- Limit the maximum tax deduction for IRAs and 401(k)s to 28%
- Require full withdrawal of funds within five years from inherited retirement accounts by non-spouses
- Implement cumulative savings cap for all retirement accounts
- Eliminate required minimum distribution if all retirement accounts are $100,000 or less in total
- Allow non-spouse beneficiaries to move funds from one inherited retirement account to another
- Require auto-enrollment IRAs to be offered to employees by any business with more than 10 employees that has been in business for two years or more.
See Jeffrey Levine, Required Minimum Distributions for Roth IRAs?, Financial Planning, March 5, 2014.
Special thanks to Jim Hillhouse (Professional Legal Marketing (PLM, Inc.)) for bringing this article to my attention.
Tennessee is a leader in trust law. As a result, there are many available estate planning tools that attorneys can use. The most recent tool will become available on July 1, 2014: The Tenancy by the Entirety Joint Revocable Trust.
According to the Tennessee Attorney's memo, the bill will be on the Governor's desk soon. However, the state legislature website claims the house amended the bill and is waiting on approval from the senate. Despite the discrepancy, the new bill if passed will allow a Tenancy by the Entirety Joint Revocable Trust. The determination of whether property is held as a tenancy by the entirety turns on intent.
Now, attorneys can protect their clients by removing any doubt as to whether a tenancy by the entirety exists. The property held in the trust is shielded from creditors when the first spouse passes away. Creditors of the surviving spouse will be permitted to go after assets held in the trust. The amendment to the bill also permits estates under $50,000 to qualify for probate under a shortened procedure, which is more cost effective.
See Rob Malin, Tennessee Legislature Passes Tenancy By The Entirety Joint Living Trust, Estate Planning in the Mid South, March 28, 2014.
Sunday, March 30, 2014
When a new client calls and schedules an initial interview, will you be ready?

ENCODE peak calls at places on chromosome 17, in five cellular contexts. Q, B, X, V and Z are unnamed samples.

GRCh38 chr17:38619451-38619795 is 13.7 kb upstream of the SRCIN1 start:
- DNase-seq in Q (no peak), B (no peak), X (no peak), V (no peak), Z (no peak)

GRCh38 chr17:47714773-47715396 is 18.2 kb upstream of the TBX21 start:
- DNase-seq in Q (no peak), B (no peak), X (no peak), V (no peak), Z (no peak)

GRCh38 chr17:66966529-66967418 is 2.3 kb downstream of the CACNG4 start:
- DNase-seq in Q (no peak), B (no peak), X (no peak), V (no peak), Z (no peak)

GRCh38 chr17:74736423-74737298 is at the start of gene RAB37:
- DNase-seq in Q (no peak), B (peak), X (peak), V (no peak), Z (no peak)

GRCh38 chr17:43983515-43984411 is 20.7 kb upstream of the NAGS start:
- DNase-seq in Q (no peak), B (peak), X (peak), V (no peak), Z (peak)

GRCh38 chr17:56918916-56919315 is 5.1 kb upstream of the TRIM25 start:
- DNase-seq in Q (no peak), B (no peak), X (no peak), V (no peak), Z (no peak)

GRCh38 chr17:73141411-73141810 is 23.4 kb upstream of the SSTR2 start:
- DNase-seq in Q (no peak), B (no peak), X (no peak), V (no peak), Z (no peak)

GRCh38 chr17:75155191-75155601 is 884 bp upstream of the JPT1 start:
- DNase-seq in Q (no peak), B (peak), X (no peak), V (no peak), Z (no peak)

For an in-depth discussion on the initial client interview in the estate planning process, read this informative article by L. Paul Hood, Jr., Esq. (Director of Planned Giving, The University of Toledo Foundation). Back to the School of Hard Knocks: Thoughts on the Initial Estate Planning Interview - Revisited discusses the role of the estate planner in a client’s life, the mindsets of the participants in an initial interview, the perils of a poor initial interview, and the subconscious agenda of the estate planner.
See Back to the School of Hard Knocks: Thoughts on the Initial Estate Planning Interview - Revisited, Wealth Strategies Journal 2.0, March 26, 2014.
Special thanks to Jim Hillhouse (Professional Legal Marketing (PLM, Inc.)) for bringing this article to my attention.
A growing number of baby boomers are confronting a bitter inheritance.
Reverse mortgages have been a constant pitfall for older borrowers, but their survivors are increasingly being threatened by reverse mortgage companies to pay the mortgages in full or face foreclosure. And most heirs don’t know that surviving family members are supposed to be offered the choice to settle the reverse mortgage for a percentage of the full amount, in some cases 95% of the home’s current value.
Some heirs say that lenders are moving to foreclose just weeks after the borrower dies while other heirs say they become stuck in a bureaucratic maze as they try to figure out how to keep the family home.
See Jessica Silver-Greenberg, Pitfalls of Reverse Mortgages May Pass to Borrower’s Heirs, The New York Times, March 26, 2014.
Special thanks to Joel Dobris (Professor of Law, UC Davis School of Law) and Jim Hillhouse (Professional Legal Marketing (PLM, Inc.)) for bringing this article to my attention.